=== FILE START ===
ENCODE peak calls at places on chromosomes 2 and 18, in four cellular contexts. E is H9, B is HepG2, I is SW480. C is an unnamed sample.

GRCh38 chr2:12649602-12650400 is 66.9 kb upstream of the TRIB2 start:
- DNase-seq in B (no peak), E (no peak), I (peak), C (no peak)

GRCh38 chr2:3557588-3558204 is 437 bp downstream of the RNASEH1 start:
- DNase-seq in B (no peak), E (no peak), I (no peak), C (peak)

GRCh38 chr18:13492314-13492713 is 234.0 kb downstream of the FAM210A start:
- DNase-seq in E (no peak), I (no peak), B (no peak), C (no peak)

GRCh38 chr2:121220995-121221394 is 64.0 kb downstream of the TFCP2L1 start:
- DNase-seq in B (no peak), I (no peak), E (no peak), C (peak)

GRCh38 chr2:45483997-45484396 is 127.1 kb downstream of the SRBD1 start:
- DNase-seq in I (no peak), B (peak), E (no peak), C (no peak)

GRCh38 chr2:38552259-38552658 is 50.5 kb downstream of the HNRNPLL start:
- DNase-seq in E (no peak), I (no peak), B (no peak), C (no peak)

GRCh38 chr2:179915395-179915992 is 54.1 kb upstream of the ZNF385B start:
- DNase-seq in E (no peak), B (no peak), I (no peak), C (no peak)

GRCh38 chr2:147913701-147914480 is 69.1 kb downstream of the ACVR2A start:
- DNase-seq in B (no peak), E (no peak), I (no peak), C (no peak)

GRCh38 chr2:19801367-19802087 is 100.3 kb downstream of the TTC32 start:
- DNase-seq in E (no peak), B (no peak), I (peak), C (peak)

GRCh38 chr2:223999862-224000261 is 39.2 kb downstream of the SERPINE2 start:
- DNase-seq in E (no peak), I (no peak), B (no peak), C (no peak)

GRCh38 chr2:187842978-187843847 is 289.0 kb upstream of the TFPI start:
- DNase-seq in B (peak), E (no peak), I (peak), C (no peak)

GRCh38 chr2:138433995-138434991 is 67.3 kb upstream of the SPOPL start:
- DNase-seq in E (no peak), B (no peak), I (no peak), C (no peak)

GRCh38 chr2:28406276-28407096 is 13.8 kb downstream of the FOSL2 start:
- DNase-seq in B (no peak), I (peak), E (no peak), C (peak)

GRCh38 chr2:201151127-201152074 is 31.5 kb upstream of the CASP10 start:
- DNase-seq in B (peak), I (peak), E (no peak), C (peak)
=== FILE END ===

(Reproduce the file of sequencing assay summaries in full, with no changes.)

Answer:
ENCODE peak calls at places on chromosomes 2 and 18, in four cellular contexts. E is H9, B is HepG2, I is SW480. C is an unnamed sample.

GRCh38 chr2:12649602-12650400 is 66.9 kb upstream of the TRIB2 start:
- DNase-seq in B (no peak), E (no peak), I (peak), C (no peak)

GRCh38 chr2:3557588-3558204 is 437 bp downstream of the RNASEH1 start:
- DNase-seq in B (no peak), E (no peak), I (no peak), C (peak)

GRCh38 chr18:13492314-13492713 is 234.0 kb downstream of the FAM210A start:
- DNase-seq in E (no peak), I (no peak), B (no peak), C (no peak)

GRCh38 chr2:121220995-121221394 is 64.0 kb downstream of the TFCP2L1 start:
- DNase-seq in B (no peak), I (no peak), E (no peak), C (peak)

GRCh38 chr2:45483997-45484396 is 127.1 kb downstream of the SRBD1 start:
- DNase-seq in I (no peak), B (peak), E (no peak), C (no peak)

GRCh38 chr2:38552259-38552658 is 50.5 kb downstream of the HNRNPLL start:
- DNase-seq in E (no peak), I (no peak), B (no peak), C (no peak)

GRCh38 chr2:179915395-179915992 is 54.1 kb upstream of the ZNF385B start:
- DNase-seq in E (no peak), B (no peak), I (no peak), C (no peak)

GRCh38 chr2:147913701-147914480 is 69.1 kb downstream of the ACVR2A start:
- DNase-seq in B (no peak), E (no peak), I (no peak), C (no peak)

GRCh38 chr2:19801367-19802087 is 100.3 kb downstream of the TTC32 start:
- DNase-seq in E (no peak), B (no peak), I (peak), C (peak)

GRCh38 chr2:223999862-224000261 is 39.2 kb downstream of the SERPINE2 start:
- DNase-seq in E (no peak), I (no peak), B (no peak), C (no peak)

GRCh38 chr2:187842978-187843847 is 289.0 kb upstream of the TFPI start:
- DNase-seq in B (peak), E (no peak), I (peak), C (no peak)

GRCh38 chr2:138433995-138434991 is 67.3 kb upstream of the SPOPL start:
- DNase-seq in E (no peak), B (no peak), I (no peak), C (no peak)

GRCh38 chr2:28406276-28407096 is 13.8 kb downstream of the FOSL2 start:
- DNase-seq in B (no peak), I (peak), E (no peak), C (peak)

GRCh38 chr2:201151127-201152074 is 31.5 kb upstream of the CASP10 start:
- DNase-seq in B (peak), I (peak), E (no peak), C (peak)